We’re not going to find enough “best and brightest” teachers for all students, writes Mike Petrilli on Gadfly.
. . . lots of our children–especially poor and minority children — are going to have teachers who may be good but are not likely to be great. These are teachers who themselves received so-so public school educations, attended so-so colleges, are raising families and thus probably don’t want to work sixty hours a week, but who do care about their students and want them to succeed.
Shouldn’t we be thinking about how to make these average teachers more effective, too, and augmenting them via technology and other stratagems, rather than putting all our eggs in the “superstar teacher” basket?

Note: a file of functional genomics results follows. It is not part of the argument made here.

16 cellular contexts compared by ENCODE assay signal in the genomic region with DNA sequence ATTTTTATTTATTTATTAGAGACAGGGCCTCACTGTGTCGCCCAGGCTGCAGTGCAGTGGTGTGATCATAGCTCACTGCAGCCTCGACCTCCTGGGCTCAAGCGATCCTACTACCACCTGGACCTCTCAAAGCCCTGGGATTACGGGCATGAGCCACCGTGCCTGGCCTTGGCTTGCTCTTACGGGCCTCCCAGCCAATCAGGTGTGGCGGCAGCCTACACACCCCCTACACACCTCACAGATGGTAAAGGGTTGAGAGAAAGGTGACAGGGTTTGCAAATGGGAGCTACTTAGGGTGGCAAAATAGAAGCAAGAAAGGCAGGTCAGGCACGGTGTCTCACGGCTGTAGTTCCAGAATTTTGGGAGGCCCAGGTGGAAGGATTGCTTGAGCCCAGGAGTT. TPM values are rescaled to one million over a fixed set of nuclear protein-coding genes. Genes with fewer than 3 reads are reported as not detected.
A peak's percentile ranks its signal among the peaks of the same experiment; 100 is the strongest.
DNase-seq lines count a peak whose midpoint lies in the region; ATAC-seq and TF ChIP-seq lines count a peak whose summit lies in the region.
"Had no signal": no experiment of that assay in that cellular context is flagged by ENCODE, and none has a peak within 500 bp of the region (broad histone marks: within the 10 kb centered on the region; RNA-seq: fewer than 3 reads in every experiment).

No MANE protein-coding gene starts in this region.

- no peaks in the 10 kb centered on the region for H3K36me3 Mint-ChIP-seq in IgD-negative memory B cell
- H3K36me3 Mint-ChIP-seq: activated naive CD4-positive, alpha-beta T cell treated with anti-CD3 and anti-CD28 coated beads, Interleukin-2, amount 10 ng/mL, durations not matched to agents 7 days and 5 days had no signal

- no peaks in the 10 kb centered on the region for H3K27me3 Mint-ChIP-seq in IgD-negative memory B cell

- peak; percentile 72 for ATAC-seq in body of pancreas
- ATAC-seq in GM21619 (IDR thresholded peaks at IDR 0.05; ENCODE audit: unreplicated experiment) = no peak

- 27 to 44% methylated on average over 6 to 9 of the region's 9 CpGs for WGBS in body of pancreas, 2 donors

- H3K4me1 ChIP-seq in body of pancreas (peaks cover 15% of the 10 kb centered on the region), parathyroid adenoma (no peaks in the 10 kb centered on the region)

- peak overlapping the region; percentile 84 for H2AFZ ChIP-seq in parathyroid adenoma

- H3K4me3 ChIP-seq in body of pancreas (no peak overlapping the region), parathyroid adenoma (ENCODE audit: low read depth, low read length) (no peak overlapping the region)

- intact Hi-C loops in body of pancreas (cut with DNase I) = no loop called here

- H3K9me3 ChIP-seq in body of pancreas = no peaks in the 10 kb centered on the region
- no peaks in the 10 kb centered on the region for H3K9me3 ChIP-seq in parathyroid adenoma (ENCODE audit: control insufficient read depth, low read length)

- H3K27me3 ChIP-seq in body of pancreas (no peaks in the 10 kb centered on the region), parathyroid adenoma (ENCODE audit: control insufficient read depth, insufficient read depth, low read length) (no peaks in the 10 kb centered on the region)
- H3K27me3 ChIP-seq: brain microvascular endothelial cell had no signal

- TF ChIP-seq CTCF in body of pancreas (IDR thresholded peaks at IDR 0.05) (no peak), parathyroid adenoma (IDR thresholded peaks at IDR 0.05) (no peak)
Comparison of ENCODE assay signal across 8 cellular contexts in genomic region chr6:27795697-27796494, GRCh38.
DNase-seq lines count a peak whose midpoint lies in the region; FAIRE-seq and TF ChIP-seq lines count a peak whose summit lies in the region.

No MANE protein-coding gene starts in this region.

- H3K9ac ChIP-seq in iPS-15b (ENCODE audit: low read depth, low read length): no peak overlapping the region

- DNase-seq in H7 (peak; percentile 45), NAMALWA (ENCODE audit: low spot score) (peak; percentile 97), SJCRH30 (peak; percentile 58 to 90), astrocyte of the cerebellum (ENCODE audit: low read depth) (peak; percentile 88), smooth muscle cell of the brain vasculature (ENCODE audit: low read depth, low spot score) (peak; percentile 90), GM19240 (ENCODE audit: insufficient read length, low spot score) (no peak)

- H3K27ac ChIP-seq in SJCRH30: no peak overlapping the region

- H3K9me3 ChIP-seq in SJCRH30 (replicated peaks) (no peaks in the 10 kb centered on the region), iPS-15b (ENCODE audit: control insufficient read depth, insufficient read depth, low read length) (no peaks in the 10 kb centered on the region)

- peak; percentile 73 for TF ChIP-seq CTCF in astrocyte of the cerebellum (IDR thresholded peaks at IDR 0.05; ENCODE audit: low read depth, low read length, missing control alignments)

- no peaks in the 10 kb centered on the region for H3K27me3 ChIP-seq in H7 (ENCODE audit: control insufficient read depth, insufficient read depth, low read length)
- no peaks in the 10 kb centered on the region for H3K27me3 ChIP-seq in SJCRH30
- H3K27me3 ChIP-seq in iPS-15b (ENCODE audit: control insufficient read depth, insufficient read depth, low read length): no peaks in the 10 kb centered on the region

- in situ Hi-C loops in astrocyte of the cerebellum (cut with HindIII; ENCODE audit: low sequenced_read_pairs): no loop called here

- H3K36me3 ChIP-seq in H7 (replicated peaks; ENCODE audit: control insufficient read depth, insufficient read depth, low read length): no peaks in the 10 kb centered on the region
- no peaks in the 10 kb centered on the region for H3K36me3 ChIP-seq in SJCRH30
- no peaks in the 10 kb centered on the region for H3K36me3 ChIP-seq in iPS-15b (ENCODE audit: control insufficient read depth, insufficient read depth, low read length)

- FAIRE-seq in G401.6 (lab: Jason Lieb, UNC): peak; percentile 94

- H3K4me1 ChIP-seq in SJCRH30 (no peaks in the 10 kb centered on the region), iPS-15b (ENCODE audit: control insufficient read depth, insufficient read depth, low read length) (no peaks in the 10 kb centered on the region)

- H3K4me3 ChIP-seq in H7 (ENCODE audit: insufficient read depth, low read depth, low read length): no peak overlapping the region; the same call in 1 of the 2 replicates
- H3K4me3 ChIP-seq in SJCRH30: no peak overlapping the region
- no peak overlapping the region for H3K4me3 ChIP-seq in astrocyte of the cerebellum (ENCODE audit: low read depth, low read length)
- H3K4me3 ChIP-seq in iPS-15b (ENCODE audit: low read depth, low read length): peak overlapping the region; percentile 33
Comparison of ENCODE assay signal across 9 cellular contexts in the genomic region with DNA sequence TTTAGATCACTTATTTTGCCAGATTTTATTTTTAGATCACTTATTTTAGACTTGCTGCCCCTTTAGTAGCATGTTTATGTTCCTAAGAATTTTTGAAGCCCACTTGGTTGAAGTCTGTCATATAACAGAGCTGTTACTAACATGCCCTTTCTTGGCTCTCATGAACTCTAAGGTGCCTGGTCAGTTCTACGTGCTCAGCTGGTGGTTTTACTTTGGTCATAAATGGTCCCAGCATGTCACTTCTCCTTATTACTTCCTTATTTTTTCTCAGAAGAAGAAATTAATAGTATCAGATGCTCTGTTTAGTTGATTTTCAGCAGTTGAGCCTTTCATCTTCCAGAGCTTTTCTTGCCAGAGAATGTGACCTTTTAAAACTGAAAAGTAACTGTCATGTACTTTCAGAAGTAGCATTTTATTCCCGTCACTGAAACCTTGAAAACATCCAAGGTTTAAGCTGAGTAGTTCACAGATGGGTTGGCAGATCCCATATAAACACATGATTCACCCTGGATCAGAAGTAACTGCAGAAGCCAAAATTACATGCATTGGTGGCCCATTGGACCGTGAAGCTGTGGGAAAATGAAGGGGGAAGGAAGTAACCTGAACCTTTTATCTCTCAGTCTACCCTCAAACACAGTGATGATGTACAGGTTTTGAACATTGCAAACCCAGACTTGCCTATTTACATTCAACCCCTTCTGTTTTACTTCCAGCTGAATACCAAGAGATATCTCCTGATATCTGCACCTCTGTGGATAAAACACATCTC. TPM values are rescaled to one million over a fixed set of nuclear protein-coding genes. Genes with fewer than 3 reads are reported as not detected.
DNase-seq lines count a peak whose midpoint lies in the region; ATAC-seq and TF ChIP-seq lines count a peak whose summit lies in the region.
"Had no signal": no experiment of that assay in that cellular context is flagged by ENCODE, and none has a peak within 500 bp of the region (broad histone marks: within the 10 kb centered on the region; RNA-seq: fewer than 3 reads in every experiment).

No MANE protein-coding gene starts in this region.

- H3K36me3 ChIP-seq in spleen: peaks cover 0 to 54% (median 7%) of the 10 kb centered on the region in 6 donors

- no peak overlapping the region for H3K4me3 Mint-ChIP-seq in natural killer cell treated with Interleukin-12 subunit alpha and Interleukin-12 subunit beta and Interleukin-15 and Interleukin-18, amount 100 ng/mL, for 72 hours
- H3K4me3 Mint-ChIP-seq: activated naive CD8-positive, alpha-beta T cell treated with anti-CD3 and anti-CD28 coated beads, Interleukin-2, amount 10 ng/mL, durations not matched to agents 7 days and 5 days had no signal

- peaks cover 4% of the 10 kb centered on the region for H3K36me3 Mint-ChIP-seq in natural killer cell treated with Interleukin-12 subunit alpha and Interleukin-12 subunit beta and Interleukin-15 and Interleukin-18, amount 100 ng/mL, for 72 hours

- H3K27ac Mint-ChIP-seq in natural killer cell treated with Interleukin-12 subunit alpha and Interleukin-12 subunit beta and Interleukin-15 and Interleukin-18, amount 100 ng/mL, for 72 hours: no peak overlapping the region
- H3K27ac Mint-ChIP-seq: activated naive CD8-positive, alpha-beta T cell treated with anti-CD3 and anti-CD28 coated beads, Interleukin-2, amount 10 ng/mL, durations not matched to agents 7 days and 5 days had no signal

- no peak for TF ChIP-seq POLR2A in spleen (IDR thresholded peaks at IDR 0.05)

I agree that the supply of superstar teachers is quite limited, though I’m not sure technology can spread their reach beyond their own classrooms. Does anyone know where this is being done?
A strong principal can turn average teachers into effective teachers. A weak principal will turn average teachers into ineffective teachers and ex-teachers.
For example, in planning for her second year of teaching, Miss Bennett checked out rumors about a new reading curriculum; a district administrator told her she’d almost missed the deadline to sign up for training. Her principal didn’t tell the teachers about the curriculum change or the training. “Total lack of communications” is the principal’s management style.